Five ISU faculty members honored with Outstanding Public Service Awards
March 30, 2009
Five Idaho State University faculty have received 2009 Outstanding Public Service Awards and will be honored at a reception in early April. One will receive the 2009 ISU Distinguished Public Service Award at Commencement May 9.
Receiving 2008 Outstanding Public Service Awards are David Adler, Ph.D., professor of political science; Tony Cellucci, Ph.D., chair of the ISU psychology clinic and psychology professor; Cynthia D. Hill, Ph.D., interim director, Center for Teaching and Learning and economics professor; Kevin Marsh, Ph.D., associate professor of history and editor of “Idaho Yesterdays”; and Rosemary Smith, associate professor of biological sciences.
“Idaho State University is extremely fortunate to have faculty on staff with such dedication in serving our students and the entire University community,” says Stephen Adkison, ISU associate vice president, Office of Academic Affairs.
Adler earned his doctorate in political science from the University of Utah. Professor Adler has specialized in the fields of public law, the Supreme Court, the U.S. presidency and American political thought. He is a prominent scholar on the subject of the presidential war powers. A prodigious writer, Adler has authored four books and some 100 articles and book chapters. He is currently in the process of writing two book manuscripts. Adler has lectured nationally at various universities and to numerous civic and private organizations. Adler is a former President of the Pacific Northwest Political Science Association. He presently serves on the Executive Council of the Western Political Science Association and the Board of Directors of the Presidency Research Group, an arm of the American Political Science Association. He is advisor for the ISU Chapter of Pi Sigma Alpha, the scholarly fraternity for political science majors, and also as pre-law program advisor.
Tony Cellucci is a professor of psychology and chair of the ISU psychology clinic. His research and clinical interests include alcohol and other drug abuse, HIV counseling and cognitive-behavioral assessment and treatment. He is a regional HOPE (Health Opportunities for People Everywhere) trainer, an executive committee member of the Association of Directors of Psychology Training Clinics and a consultant to the evaluation of Idaho's Safe and Stable Families grant. He is a long-term member of the American Psychological Association and the Idaho Psychological Association. He is chair of the IPA Ethics Committee and has served as the Idaho Representative to APA Council and is a past president. He serves on the Regional Advisory Committee for Substance Abuse, which advises Idaho's Department of Health and Welfare. Cellucci has received the John Cambareri Award and an APA Presidential Citation for contributions to his profession. He has volunteered his service for a variety of other professional and community groups.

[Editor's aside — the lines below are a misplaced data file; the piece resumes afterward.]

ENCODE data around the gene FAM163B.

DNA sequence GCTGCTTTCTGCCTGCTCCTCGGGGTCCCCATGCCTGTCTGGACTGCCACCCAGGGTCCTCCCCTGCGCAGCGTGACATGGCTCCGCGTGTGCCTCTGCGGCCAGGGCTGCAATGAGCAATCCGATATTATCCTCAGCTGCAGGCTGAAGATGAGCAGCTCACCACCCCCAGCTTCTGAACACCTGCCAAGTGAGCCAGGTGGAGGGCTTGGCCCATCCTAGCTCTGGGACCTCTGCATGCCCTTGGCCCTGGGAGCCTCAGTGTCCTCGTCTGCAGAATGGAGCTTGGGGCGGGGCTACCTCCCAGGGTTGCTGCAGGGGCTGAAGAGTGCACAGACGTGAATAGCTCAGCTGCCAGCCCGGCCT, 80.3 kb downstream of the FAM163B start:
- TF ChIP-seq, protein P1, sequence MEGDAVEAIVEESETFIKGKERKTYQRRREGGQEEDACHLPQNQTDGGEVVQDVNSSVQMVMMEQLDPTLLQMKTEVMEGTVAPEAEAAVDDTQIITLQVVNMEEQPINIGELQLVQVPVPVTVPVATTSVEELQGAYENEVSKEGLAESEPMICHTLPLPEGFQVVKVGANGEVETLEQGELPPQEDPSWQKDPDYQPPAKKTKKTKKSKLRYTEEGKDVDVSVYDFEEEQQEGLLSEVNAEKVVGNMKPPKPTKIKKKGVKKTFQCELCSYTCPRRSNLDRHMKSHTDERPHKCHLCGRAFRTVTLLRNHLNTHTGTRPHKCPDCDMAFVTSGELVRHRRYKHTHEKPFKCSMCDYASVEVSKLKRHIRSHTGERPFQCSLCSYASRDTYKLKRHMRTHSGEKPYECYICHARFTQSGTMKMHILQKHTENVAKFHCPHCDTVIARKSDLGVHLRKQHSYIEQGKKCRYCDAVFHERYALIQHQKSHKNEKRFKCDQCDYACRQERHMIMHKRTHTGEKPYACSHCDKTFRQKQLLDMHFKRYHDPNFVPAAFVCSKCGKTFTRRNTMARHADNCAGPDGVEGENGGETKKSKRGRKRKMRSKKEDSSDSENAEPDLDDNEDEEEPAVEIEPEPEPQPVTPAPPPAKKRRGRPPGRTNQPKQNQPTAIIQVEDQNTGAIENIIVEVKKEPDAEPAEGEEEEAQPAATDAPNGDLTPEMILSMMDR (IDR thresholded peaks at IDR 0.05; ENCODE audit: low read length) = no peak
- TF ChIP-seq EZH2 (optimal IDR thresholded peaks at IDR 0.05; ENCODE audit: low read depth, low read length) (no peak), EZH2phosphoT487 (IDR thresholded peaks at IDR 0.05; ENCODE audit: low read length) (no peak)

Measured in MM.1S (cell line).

Cynthia Hill, professor of economics and interim director of the Center for Teaching and Learning, has a doctoral degree from Washington State University. Her extensive public service benefits the community, Idaho State University and its students. She has been involved with the Gateway Habitat for Humanity since 2004 and currently serves as the president of its Board of Directors. Volunteering for Gateway, she has led fund drives, written grants, organized events and engaged in a wide assortment of activities to provide affordable housing in the Pocatello community. She was co-chair of the Pocatello First United Methodist Church/Tender Loving Care capital campaign, which raised more than $157,000. Her many ISU activities include advising Mortar Board, directing the University Honors Program and coordinating the “Reading Is Leading” book drive and reading campaign for disadvantaged youth. She helped create the peer-reviewed economics journal Perspectives on Economic Education Research.
Kevin Marsh, an associate professor of history, is involved in a broad range of service to ISU, his scholarly profession and the local community. Within his department he is the graduate program director and chair of the graduate studies committee and is involved with nine other groups on campus within and outside of this department. He is on the Idaho Humanities Council Board of Directors and is the editor of Idaho Yesterdays, a peer-reviewed journal of the Idaho State Historical Society. Marsh has been a guest speaker and consultant on the history of wilderness designation in the United States. He was one of the co-chairs for organizing the American Society for Environmental History annual meeting in Boise last March. He is a member of the Lasting Legacy Landmark Committee in Pocatello and the Old Town Neighborhood Association. He also is a frequent guest speaker and consultant on various aspects of Pocatello’s history.
At the departmental level, Rosemary Smith, associate professor of biological sciences, has served on five search committees, four “Promotion & Tenure and Periodic Performance Review” committees and on the Graduate Programs Committee as the lead faculty for the Doctor of Arts program. She was a faculty senator and served on the search committee for the dean of the College of Arts and Sciences. At the university level she has been the principal investigator of the ISU Graduate Fellows in the K-12 Education Project, funded by the National Science Foundation, and through that has presented at a GK-12 national conference and done workshops and consultations at other GK-12 sites. She has served on a variety of university committees and councils. Her professionally related service activities include being a journal reviewer for 14 different journals, a grant proposal reviewer, an external reviewer for promotion/tenure for three universities and an external program reviewer.